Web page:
“Engaging parliament key in shaping religious narrative against extremism”
There is a greater need for revisiting the religious narrative that extremists invoke to justify their acts. Whatever be the specifics of the counter discourse, some sort of mechanism may be evolved, not least by engaging parliament and its bodies.
These thoughts came from experts discussing “Religious construct of the conflict”, first of the series of working group dialogue aimed at countering violent extremism, hosted by Pak Institute for Peace Studies (PIPS) on March 20, 2017 at Hotel Margala, Islamabad.
The group was reminded how militants often resort to religion to justify their action. The extremist narrative, it was warned, even trickle into society too, which is increasingly adopting sectarian undertone.
One of the best answers can come from religious scholars, by shaping what is increasingly called as alternative or counter narrative – counter to extremism.
Members of the working group, which included religious scholars and social scientists, discussed in details as to what may constitute the appropriate construct. There were some disagreements on the specifics too, but they all underlined that some sort of mechanism may be prioritized for producing or engaging that construct.
Great emphasis was placed on the role of parliament. Disagreeing with the suggestion that all some specific department of the government with powers be engaged, participants termed parliament as the right forum, and should therefore be sensitized to that end. Parliament and its bodies can then negotiate with diverse stakeholders about different policies and their impact on how religious thought is affected.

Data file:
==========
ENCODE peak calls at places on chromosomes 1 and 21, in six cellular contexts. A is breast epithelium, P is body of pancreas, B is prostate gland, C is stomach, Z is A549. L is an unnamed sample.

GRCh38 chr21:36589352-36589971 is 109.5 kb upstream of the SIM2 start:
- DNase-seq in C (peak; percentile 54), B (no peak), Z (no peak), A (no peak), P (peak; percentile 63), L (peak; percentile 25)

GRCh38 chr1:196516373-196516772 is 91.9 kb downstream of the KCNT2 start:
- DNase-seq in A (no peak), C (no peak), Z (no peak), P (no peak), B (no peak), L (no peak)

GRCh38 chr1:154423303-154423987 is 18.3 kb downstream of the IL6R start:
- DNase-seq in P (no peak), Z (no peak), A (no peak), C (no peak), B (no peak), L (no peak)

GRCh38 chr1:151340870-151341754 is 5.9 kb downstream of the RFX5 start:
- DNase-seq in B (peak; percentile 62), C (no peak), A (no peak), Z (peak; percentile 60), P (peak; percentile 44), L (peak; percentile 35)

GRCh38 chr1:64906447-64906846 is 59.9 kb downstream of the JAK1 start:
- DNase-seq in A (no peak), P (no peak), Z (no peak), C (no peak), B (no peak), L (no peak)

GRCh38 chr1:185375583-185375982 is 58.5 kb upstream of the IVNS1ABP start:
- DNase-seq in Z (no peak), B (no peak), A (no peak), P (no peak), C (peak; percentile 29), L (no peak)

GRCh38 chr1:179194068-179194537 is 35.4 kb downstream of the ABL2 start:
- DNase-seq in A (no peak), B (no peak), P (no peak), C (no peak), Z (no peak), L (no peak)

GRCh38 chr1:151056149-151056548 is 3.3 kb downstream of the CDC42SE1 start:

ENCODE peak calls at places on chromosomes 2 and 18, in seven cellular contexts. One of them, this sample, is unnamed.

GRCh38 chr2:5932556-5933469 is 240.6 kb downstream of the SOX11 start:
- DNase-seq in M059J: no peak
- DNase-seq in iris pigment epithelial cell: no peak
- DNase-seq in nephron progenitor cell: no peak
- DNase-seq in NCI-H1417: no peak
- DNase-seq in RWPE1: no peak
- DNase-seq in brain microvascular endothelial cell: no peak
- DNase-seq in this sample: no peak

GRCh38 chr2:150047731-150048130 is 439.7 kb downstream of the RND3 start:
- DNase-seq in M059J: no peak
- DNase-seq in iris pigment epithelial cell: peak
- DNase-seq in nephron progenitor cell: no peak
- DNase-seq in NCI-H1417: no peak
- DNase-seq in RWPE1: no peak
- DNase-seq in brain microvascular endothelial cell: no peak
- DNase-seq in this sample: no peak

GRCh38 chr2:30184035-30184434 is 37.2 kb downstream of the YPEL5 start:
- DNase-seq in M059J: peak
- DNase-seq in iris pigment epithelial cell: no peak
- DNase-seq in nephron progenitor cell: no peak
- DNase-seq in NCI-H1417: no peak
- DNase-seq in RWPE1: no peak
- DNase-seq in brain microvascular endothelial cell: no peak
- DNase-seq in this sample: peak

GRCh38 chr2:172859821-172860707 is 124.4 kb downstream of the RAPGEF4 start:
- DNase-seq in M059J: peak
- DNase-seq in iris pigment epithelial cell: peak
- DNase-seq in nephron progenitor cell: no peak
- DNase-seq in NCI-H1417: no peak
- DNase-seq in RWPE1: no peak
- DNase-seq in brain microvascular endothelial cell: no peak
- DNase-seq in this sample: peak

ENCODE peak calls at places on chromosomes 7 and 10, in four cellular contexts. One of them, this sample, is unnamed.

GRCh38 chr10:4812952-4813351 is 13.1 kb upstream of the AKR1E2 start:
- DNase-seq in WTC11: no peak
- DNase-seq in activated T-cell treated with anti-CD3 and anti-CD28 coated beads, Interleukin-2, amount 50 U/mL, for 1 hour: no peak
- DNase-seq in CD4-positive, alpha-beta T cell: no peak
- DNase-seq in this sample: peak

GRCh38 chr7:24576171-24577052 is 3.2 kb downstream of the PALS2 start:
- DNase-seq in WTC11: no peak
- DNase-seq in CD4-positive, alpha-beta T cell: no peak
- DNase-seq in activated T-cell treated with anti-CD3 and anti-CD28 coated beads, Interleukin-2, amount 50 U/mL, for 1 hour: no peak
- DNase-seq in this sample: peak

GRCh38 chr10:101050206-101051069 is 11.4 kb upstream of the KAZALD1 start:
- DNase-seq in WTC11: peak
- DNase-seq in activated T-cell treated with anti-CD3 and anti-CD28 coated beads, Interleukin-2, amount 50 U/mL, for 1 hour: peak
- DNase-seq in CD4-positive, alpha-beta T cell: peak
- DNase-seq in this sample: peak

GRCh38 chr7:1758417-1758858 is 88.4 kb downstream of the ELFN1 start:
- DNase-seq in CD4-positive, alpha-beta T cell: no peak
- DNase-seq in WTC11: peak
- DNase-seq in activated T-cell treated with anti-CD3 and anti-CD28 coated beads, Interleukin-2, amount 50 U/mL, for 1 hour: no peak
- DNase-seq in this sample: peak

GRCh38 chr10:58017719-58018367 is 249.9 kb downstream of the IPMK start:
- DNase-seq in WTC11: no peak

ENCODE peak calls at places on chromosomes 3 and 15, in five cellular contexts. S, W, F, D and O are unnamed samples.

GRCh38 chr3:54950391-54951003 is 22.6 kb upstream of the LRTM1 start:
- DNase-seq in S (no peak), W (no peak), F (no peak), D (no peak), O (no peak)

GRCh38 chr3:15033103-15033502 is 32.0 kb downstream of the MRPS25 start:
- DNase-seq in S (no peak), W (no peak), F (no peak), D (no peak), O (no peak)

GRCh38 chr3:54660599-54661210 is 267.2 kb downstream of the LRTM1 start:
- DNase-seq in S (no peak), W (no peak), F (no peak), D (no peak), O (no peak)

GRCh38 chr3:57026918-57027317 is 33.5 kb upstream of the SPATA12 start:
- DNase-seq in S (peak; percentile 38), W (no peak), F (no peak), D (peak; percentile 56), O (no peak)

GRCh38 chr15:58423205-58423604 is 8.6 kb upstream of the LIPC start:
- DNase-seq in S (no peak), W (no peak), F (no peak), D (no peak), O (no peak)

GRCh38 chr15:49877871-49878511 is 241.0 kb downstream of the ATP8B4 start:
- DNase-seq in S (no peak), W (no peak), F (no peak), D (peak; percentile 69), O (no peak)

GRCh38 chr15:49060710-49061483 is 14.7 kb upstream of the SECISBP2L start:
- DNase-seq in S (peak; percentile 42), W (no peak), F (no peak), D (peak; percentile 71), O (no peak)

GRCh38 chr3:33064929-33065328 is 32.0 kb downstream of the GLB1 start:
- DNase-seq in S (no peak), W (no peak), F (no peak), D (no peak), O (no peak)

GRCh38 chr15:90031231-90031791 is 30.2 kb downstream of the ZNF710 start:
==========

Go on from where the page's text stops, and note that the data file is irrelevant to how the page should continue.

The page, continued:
Given that parliament has representation from all segments of the society, one of the automatic outcome of such mechanism will be a diversity-inclusive narrative, which itself contradicts extremists’.
Likewise, it was argued that the component of that narrative should be extracted from the Constitution of the country.
Additionally, members suggested national and provincial dialogue forums be constituted for more constructive thought, and area study centers be revived to “understand” different faiths and sects. They lamented how little attempt is made at understanding each other, resulting into misconceptions. Some even reminded that while the West has been learning about the Muslims in general, in the Muslim world, the entire West is viewed as some monolithic entity, in adversarial relation to the Muslim world.
Participants included Dr. Khalid Masood, Dr. Qibla Ayaz, former vice chancellor, Peshawar University; Dr. Syed Jaffar Ahmed, former chiarman, Area Study Center, Karachi University, Khursheed Nadeem, Dr. Raghib Naeemi, Allama Syed Ahmed Yusuf Banori; Qari Yaseen Zafar; Qazi Javed; Ammar Khan Nasir; Dr. Husn Al-Ameen; Saqib Akbar; Sahibzada Amanat Rasool; Maulana Abdul Haq Hashmi; and Muhammad Amir Rana.